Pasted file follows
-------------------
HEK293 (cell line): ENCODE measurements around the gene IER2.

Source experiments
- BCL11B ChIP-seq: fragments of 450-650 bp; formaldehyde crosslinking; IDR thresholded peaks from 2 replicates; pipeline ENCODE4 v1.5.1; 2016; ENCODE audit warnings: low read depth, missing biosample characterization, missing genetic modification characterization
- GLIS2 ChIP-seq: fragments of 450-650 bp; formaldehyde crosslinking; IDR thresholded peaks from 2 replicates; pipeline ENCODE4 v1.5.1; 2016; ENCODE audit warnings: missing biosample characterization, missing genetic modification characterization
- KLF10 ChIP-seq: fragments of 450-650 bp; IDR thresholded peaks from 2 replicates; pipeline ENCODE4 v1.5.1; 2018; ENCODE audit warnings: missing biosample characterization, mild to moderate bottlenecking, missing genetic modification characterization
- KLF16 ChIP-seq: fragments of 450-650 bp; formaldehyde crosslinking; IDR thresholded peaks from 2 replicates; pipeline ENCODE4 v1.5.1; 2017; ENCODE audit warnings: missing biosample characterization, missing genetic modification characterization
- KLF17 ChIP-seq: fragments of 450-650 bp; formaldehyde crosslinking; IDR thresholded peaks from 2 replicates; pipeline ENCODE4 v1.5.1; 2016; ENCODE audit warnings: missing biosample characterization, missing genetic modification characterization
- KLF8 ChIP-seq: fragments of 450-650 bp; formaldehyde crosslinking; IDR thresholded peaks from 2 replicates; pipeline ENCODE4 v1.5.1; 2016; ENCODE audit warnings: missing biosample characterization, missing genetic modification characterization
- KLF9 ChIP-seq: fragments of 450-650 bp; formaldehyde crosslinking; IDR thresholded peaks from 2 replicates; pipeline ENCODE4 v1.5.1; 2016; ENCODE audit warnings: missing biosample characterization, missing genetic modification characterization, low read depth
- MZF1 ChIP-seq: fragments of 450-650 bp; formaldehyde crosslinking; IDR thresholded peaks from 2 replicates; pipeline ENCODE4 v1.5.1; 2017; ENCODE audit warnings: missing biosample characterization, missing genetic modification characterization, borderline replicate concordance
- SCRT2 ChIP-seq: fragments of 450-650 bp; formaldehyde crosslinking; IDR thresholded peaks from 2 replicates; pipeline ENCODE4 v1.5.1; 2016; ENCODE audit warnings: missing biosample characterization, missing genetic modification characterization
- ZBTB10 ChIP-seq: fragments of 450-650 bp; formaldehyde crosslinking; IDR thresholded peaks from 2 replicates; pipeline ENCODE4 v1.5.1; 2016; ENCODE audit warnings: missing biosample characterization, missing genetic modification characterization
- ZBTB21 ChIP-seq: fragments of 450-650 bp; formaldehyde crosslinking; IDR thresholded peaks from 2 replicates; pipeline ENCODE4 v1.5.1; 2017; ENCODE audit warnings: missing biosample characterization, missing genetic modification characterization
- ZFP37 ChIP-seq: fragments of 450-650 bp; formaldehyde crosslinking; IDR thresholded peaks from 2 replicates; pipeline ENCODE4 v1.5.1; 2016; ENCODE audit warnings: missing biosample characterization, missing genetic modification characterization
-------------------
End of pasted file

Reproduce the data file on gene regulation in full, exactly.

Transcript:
HEK293 (cell line): ENCODE measurements around the gene IER2.

Source experiments
- BCL11B ChIP-seq: fragments of 450-650 bp; formaldehyde crosslinking; IDR thresholded peaks from 2 replicates; pipeline ENCODE4 v1.5.1; 2016; ENCODE audit warnings: low read depth, missing biosample characterization, missing genetic modification characterization
- GLIS2 ChIP-seq: fragments of 450-650 bp; formaldehyde crosslinking; IDR thresholded peaks from 2 replicates; pipeline ENCODE4 v1.5.1; 2016; ENCODE audit warnings: missing biosample characterization, missing genetic modification characterization
- KLF10 ChIP-seq: fragments of 450-650 bp; IDR thresholded peaks from 2 replicates; pipeline ENCODE4 v1.5.1; 2018; ENCODE audit warnings: missing biosample characterization, mild to moderate bottlenecking, missing genetic modification characterization
- KLF16 ChIP-seq: fragments of 450-650 bp; formaldehyde crosslinking; IDR thresholded peaks from 2 replicates; pipeline ENCODE4 v1.5.1; 2017; ENCODE audit warnings: missing biosample characterization, missing genetic modification characterization
- KLF17 ChIP-seq: fragments of 450-650 bp; formaldehyde crosslinking; IDR thresholded peaks from 2 replicates; pipeline ENCODE4 v1.5.1; 2016; ENCODE audit warnings: missing biosample characterization, missing genetic modification characterization
- KLF8 ChIP-seq: fragments of 450-650 bp; formaldehyde crosslinking; IDR thresholded peaks from 2 replicates; pipeline ENCODE4 v1.5.1; 2016; ENCODE audit warnings: missing biosample characterization, missing genetic modification characterization
- KLF9 ChIP-seq: fragments of 450-650 bp; formaldehyde crosslinking; IDR thresholded peaks from 2 replicates; pipeline ENCODE4 v1.5.1; 2016; ENCODE audit warnings: missing biosample characterization, missing genetic modification characterization, low read depth
- MZF1 ChIP-seq: fragments of 450-650 bp; formaldehyde crosslinking; IDR thresholded peaks from 2 replicates; pipeline ENCODE4 v1.5.1; 2017; ENCODE audit warnings: missing biosample characterization, missing genetic modification characterization, borderline replicate concordance
- SCRT2 ChIP-seq: fragments of 450-650 bp; formaldehyde crosslinking; IDR thresholded peaks from 2 replicates; pipeline ENCODE4 v1.5.1; 2016; ENCODE audit warnings: missing biosample characterization, missing genetic modification characterization
- ZBTB10 ChIP-seq: fragments of 450-650 bp; formaldehyde crosslinking; IDR thresholded peaks from 2 replicates; pipeline ENCODE4 v1.5.1; 2016; ENCODE audit warnings: missing biosample characterization, missing genetic modification characterization
- ZBTB21 ChIP-seq: fragments of 450-650 bp; formaldehyde crosslinking; IDR thresholded peaks from 2 replicates; pipeline ENCODE4 v1.5.1; 2017; ENCODE audit warnings: missing biosample characterization, missing genetic modification characterization
- ZFP37 ChIP-seq: fragments of 450-650 bp; formaldehyde crosslinking; IDR thresholded peaks from 2 replicates; pipeline ENCODE4 v1.5.1; 2016; ENCODE audit warnings: missing biosample characterization, missing genetic modification characterization